It’s a new year, and it can be an “up-leveled you” for your clients, with five key fashion trends for the first half of 2022. These trends, from color blocking to unisex styles to gingham patterns, have something in common: They’re twists on trends that we’ve seen around but are modernized and updated for everyone to look and feel great. I drew inspiration from the runways, fashion blogs, and social media influencers to compile the top trends that we’ll be seeing everywhere this winter.

Color Blocking


This season, you’ll see all types of garments with the two-tone look. | Credit: S&S Activewear

Look no further than collections from PatBO, Christian Siriano, Proenza Schouler, Anna Sui, and Coach for fabulous color blocking: two-toned basics that once again feel fresh and electric, due to the vibrant and saturated color combos that get a second glance. Of course, you can choose color-blocked styles in core colors like black and white or gray and white, but up the ante with unique blocked looks.

MV Sport offers a color-blocked hooded sweatshirt with a bold horizontal slash of the opposite color on both sleeves and across the center body of the hoodie. This season, you’ll see all types of garments with the two-tone look, so you can find a look, style, and color palette for any brand.

Saturated Tie-Dye

Yes, it’s possible to reinvent tie-dye season after season, year after year. Just take a look at the 2022 runways — from Louis Vuitton’s tailored men’s blazers with pink and white tie-dye, to Prabal Gurung’s blinged-up saturated tie-dyes, accented by sequins.

This winter and spring’s tie-dye isn’t the vibrant ‘70s swirls. Instead, you’ll see a retro Y2K fade with an ombré effect and a smoother transition from saturated tie-dye shade to shade. You’ll see lots of upscale streetwear styles, like sweatshirts from Independent Trading Co., with these saturated designs, along with other styles that you can dress up or down.

Gender-Neutral Styles

If you checked out New York Fashion Week, you probably noticed a plethora of designers, from Private Policy to Eckhaus Latta to Thom Browne, who cast aside gender constructs and replaced their binary collections with gender-fluid styles. Both Private Policy and Thom Browne pushed the boundaries with genderless fashion collections that included traditional masculine and feminine styles (like boxy suits and satin top-and-pencil skirt ensembles) meant to be worn by all.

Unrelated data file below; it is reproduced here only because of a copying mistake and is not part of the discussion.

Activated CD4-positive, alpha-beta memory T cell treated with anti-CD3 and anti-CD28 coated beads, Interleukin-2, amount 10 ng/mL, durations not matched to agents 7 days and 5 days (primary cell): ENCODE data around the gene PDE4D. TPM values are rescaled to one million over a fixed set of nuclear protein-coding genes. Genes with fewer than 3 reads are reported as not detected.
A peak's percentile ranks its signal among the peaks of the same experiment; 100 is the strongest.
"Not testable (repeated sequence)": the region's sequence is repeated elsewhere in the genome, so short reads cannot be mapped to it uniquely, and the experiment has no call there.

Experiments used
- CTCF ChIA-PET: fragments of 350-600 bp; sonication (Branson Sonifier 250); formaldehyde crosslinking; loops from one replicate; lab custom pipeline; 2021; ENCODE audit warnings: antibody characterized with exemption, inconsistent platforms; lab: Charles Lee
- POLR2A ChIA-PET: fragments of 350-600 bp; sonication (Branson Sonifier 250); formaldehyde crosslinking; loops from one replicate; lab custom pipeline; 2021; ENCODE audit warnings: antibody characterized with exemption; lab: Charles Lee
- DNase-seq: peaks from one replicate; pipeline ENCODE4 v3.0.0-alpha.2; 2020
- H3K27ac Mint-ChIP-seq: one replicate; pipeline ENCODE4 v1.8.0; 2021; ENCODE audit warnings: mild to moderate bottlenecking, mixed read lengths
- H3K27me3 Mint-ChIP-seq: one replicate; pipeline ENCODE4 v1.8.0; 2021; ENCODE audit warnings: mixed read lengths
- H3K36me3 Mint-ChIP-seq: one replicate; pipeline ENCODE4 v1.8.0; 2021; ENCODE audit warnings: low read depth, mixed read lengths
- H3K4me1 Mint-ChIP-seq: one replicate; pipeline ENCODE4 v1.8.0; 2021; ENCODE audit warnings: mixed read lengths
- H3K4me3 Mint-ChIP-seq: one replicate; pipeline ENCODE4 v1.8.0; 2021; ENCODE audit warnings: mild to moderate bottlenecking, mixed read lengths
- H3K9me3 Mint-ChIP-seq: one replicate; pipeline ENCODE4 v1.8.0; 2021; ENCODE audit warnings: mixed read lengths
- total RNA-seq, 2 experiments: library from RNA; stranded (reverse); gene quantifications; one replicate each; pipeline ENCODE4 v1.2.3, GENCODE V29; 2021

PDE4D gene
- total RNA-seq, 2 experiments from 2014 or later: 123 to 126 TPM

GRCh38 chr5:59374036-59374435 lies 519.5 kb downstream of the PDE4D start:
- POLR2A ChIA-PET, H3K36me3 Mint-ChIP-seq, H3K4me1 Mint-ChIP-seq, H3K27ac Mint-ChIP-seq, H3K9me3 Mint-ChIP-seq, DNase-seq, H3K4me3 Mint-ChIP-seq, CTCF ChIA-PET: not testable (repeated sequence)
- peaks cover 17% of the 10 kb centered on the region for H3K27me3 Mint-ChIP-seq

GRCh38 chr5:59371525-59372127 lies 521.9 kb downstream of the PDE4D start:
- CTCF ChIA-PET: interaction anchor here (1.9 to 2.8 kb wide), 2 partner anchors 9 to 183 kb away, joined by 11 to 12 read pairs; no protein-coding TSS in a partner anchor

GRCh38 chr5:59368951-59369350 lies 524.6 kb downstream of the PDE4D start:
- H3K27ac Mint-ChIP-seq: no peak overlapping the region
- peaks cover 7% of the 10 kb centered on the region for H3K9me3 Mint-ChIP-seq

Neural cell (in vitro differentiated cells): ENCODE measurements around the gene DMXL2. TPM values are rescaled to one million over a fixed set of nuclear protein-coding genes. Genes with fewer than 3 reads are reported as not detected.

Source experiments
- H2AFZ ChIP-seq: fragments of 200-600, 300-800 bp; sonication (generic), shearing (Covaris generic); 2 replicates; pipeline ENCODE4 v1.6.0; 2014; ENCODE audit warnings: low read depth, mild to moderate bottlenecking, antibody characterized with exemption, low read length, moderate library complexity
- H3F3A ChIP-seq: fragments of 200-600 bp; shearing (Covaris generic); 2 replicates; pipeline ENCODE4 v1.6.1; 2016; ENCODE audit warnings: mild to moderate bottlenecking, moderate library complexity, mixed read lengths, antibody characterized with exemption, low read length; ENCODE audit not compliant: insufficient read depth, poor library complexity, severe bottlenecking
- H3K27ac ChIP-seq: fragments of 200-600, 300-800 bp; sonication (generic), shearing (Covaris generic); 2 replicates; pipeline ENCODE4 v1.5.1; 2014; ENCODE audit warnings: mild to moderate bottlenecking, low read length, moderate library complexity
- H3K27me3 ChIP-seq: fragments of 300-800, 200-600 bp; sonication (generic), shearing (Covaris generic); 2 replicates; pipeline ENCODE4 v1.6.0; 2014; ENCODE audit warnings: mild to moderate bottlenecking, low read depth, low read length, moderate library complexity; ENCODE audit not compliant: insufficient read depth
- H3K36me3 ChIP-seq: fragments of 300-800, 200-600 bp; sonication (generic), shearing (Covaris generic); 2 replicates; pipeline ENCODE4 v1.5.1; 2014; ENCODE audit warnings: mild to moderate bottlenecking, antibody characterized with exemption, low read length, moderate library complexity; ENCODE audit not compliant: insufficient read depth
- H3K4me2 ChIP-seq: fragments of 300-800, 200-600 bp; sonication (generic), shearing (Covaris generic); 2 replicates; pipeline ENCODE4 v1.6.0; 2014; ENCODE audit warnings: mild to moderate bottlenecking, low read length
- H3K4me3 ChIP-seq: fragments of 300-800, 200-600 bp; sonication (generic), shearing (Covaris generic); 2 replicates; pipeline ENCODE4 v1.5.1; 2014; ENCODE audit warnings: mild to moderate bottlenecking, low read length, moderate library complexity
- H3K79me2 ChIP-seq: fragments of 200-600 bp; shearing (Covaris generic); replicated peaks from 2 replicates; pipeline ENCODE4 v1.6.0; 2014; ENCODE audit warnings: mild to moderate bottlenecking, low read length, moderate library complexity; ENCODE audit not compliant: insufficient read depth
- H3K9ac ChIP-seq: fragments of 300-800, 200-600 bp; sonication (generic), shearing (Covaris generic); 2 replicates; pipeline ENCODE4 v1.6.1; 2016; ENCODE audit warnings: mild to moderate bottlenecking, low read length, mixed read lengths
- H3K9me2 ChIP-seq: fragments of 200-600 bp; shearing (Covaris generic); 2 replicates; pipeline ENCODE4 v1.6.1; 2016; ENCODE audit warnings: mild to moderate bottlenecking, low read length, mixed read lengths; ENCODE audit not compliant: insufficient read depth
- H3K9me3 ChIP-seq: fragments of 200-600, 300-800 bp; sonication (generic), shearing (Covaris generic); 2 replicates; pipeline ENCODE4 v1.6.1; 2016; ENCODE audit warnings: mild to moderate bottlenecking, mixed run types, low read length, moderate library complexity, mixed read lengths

In the decorated apparel industry, more brands are including more gender-neutral styles, making it easier to outfit larger groups of people. Outerwear is a great place to start with in your sales pitches, with styles for all from adidas and BELLA+CANVAS.

Western-Inspired Details

Like the happy nostalgia that tie-dye inspires in us, the idea of “Go West” also resonates with people who’ve got wanderlust after being locked down and working from home. However, this season’s Western influence isn’t over the top. For 2022, Western styles at Balmain, Gabriela Hearst, and Burberry included fringes and desert-toned fabrications with some tactile appeal. Tap into this trend easily with workwear jacket styles in neutral hues from DRI DUCK and easy-to-tote-everywhere Western-inspired duffels from Independent Trading Co.

Patterns: Checks, Gingham, and Houndstooth

Fun prints, meant to be worn by all genders, are available in different colors and wardrobe pieces, from hoodies to socks. | Credit: S&S Activewear

This season’s patterns favor checks, gingham, and houndstooth, with designers like Brandon Maxwell and Michael Kors Collection giving them a sporty, rather than sweet, vibe. These fun prints, meant to be worn by all genders, are available in different colors and wardrobe pieces, from hoodies to socks.

You can wear these looks on the street and at the office. Show your more adventurous clients these styles and match their logo to the print color for a tone-on-tone look, or use a contrasting or complementary color to make their brand really pop.

These five must-wear trends are ones to watch and pitch to your clients starting now, for the winter/spring 2022 season.